Lesson 1: Introduction to Social Inequality and Stratification
This lesson provides you with a general introduction to the hierarchical
differences between people that affect access to resources, how people live and
are treated by others, and how they, in turn, treat others. Several concepts are
discussed that serve as building blocks in the sociological understanding of inequality
and stratification. You will also be introduced to the fact that many types
of inequalities exist in society. Three of the most important are those based on
economic resources, race/ethnicity, and gender. These provide separate hierarchies
that point to the complexity of inequality in any society. Given these (and
other) hierarchies, an individual generally finds that he/she simultaneously belongs
to a number of groups, each of which may be in a different position on the
various hierarchies. For instance, one may be female, white, and middle class.
Such an individual holds a privileged position on two hierarchies and is disadvantaged
on the third. Another individual may be male, black, and working class.
This person belongs to two disadvantaged groups and one privileged group. Take
a moment to review the groups you belong to. Most students find that there are
inconsistencies in their profile; they are neither totally privileged nor completely
disadvantaged, given the composition of their group membership.
Finally, the readings draw attention to the fact that stratification systems change.
They are not static. They differ from society to society and, within any one society,
change over time. This emphasizes the importance of structure and process
in sociology. No society is unchanging. We must also remember that even when
the same concept (e.g., caste) is used to describe two different societies, there are
usually important differences in the way the concept is manifested in each. For
instance, a caste system is shaped by the history, culture, and population dynamics
of a specific society.
After completing this lesson, you should be able to accomplish the following:
- delineate the difference between inequality and stratification.
- discuss, with examples, four methods used to maintain inequalities in society.
- know the differences between inequalities based on class, color, and gender.
- define the concepts of sex, gender values, norms, and institutions.
- explain what is meant by slave, caste, estate, and class systems.
- give reasons why sociology is interested in the study of inequality and
Inequality and Stratification
- Chapter 1, pp. 2–19
- Chapter 3, pp. 38–48
- What is meant by structural inequality?
Structural inequality is the patterned inequality arising from the way positions are ranked in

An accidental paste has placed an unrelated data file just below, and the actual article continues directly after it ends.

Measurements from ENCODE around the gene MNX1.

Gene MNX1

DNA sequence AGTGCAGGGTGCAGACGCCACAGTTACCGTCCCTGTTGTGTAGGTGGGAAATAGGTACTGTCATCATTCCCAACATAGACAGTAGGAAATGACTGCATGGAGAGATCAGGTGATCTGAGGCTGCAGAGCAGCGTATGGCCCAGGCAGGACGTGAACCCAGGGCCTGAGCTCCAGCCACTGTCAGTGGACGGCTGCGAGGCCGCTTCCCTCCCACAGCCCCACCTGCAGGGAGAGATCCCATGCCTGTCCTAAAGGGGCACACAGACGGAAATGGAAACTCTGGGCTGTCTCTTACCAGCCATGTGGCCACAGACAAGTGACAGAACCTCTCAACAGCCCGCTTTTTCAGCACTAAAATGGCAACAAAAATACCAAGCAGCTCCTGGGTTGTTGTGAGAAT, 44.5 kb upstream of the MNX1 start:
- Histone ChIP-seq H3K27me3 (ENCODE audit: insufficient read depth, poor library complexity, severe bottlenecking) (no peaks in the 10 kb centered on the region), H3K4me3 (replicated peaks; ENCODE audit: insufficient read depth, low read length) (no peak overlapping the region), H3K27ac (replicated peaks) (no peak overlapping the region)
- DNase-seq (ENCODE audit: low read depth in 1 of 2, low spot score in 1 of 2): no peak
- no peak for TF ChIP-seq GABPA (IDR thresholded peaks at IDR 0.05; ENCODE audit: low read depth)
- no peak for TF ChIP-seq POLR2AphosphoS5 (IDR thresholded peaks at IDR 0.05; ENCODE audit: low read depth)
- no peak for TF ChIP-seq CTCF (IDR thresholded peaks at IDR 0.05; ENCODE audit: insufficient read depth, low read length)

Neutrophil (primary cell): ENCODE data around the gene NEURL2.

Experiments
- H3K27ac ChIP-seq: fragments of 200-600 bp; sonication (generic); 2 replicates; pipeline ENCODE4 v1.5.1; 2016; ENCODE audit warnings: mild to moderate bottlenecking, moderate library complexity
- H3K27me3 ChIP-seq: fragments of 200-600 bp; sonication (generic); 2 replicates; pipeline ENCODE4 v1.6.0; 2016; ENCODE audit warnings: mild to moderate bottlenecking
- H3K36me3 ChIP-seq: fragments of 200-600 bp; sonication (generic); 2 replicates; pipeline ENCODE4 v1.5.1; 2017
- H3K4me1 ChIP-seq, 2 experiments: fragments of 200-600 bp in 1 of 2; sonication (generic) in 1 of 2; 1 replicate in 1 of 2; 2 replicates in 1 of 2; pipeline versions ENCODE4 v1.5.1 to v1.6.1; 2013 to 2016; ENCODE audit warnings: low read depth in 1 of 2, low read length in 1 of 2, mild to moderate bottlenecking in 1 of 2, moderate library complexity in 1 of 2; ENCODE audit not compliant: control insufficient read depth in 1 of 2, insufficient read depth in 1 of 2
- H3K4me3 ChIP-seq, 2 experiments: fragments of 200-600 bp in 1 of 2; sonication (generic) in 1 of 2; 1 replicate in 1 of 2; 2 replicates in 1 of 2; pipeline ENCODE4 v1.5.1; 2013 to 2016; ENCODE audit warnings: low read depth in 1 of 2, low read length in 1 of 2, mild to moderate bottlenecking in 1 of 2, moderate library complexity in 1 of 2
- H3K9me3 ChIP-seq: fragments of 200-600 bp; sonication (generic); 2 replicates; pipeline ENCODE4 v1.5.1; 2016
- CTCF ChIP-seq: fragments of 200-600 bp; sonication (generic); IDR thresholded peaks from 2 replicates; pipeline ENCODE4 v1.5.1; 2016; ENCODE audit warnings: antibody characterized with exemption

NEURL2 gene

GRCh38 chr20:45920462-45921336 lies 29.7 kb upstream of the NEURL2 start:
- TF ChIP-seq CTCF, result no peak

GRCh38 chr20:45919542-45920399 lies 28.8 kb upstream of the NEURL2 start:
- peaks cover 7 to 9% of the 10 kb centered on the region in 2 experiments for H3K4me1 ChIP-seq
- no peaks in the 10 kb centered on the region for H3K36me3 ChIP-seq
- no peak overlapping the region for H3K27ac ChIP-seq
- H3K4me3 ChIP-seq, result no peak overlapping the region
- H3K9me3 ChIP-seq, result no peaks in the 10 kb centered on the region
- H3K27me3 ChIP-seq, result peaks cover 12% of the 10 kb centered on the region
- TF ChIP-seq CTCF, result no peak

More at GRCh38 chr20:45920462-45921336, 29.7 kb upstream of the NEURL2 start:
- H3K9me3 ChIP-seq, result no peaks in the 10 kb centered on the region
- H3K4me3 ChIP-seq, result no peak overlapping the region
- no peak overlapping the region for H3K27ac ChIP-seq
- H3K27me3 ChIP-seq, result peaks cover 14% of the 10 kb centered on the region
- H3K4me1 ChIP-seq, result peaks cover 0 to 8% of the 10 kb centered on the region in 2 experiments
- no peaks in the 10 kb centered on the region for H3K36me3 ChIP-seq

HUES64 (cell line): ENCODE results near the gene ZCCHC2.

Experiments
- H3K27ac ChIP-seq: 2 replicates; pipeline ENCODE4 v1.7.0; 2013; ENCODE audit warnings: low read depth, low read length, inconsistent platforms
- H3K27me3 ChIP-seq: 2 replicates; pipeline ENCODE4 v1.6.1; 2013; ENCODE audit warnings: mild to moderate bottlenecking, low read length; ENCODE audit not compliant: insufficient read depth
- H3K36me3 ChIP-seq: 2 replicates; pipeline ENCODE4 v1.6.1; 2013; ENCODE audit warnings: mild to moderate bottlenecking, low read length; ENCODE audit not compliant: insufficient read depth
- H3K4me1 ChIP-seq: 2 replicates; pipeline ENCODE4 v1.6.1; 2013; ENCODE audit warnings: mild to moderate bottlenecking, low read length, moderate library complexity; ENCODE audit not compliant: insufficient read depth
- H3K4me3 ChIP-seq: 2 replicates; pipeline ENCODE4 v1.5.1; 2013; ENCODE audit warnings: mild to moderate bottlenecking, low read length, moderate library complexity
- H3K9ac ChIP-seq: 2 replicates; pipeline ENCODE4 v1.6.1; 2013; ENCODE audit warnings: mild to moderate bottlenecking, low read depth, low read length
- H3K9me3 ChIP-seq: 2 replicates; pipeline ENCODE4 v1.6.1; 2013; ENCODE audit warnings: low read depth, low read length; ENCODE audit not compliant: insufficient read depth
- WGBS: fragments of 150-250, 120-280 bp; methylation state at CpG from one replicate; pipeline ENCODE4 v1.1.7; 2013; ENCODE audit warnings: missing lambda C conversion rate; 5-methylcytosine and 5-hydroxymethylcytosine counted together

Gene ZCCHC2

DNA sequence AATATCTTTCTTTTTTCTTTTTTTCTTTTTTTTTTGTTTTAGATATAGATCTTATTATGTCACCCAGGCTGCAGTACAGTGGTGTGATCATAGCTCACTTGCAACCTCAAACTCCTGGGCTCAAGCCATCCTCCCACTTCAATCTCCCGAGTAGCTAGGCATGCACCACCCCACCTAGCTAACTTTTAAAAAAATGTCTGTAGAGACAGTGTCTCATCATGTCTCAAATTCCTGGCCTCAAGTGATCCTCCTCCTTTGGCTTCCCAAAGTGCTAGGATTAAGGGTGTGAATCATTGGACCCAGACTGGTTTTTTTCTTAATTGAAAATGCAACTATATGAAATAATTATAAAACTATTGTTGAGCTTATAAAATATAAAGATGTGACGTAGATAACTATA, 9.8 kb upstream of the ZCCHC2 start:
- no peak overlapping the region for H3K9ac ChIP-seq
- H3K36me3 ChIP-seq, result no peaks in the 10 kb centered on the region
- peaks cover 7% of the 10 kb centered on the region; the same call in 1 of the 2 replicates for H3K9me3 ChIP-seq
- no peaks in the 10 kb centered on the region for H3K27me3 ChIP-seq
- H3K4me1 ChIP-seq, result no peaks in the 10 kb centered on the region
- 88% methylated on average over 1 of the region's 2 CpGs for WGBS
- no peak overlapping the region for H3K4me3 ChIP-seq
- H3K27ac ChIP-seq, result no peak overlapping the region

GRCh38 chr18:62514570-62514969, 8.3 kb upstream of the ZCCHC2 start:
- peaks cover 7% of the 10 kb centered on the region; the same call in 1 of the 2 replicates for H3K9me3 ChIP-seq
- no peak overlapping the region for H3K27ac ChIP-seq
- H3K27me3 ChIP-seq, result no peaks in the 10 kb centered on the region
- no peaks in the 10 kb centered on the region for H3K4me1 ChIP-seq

- What is the distinction between inequality and stratification?
When the ranks of positions in a system remain stable over generations, inequality becomes
- How does Rothman define social class, people of color, sex, and gender?
Social classes are composed of people who have similar economic positions in society. Today
the focus is on the type of work people do (occupation) and the amount of resources
(ownership and control of resources) that they command. People of color are those singled out
in society for unequal treatment based on their "race" or ethnicity. Sex and gender denote the
differentiation in society based on biological (sex) and behavioral or attitudinal (gender)
- How do caste systems differ from class systems?
Castes are closed systems of stratification. One is born into a caste and cannot change it by
individual effort. Class systems allow for movement up and down the hierarchy. A child may
end up in a higher or lower class than his/her parents. Class systems vary in degrees of
- What are the four mechanisms used in society to ensure inequality?
You will need to define exclusion, disabling, decoupling, and scarcity to answer this question.
When you can accomplish the learning objectives for this lesson, you should begin work on the essays and identifications described below. You may use any assigned readings, your notes, and other course-related materials to complete this assignment.
1 essay, 4 identifications
50 points total
This progress evaluation covers the material presented in Lesson 1. Your answers must demonstrate
critical thinking, the ability to understand and synthesize the material in the assignments, and the
skill to apply knowledge to everyday life.
Section A: 1 essay, 30 points
Answer one of the following two questions. Your essay should be approximately two pages in
length (typed, double spaced).
- Consider the mechanisms that are used in society to ensure social inequality. Using two of
these, describe how they might affect the life of a 25-year-old Hispanic lesbian working in an
- Write an essay showing the types of values that would be required in America today to reduce
social inequality based on color.
Section B: 4 identifications, 5 points each, 20 points total
Define each of the following concepts. Each definition should be one or two sentences.
- elite class
- social status
- caste systems
- concentration of industry
You are about to turn in your first written assignment for this course. Make sure you can answer "yes" to the following questions before you upload your work:
- Is the work my own? Learning is up to you, and the MU community takes academic integrity seriously.
- Did I credit words or ideas to the people who published or shared them on the Web? Plagiarism is using someone else's words or ideas without crediting or "citing" their work. Students who plagiarize will be penalized depending on their instructor and the situation. Don't be afraid to use sources when you write, just make sure you "give credit where credit is due."
Need help figuring out when you should cite other people's words or ideas? Read about "Avoiding Plagiarism"
from Purdue University or contact Mizzou Online
with questions for your instructor.
Uploads to prepare: 1 (.doc or .rtf format)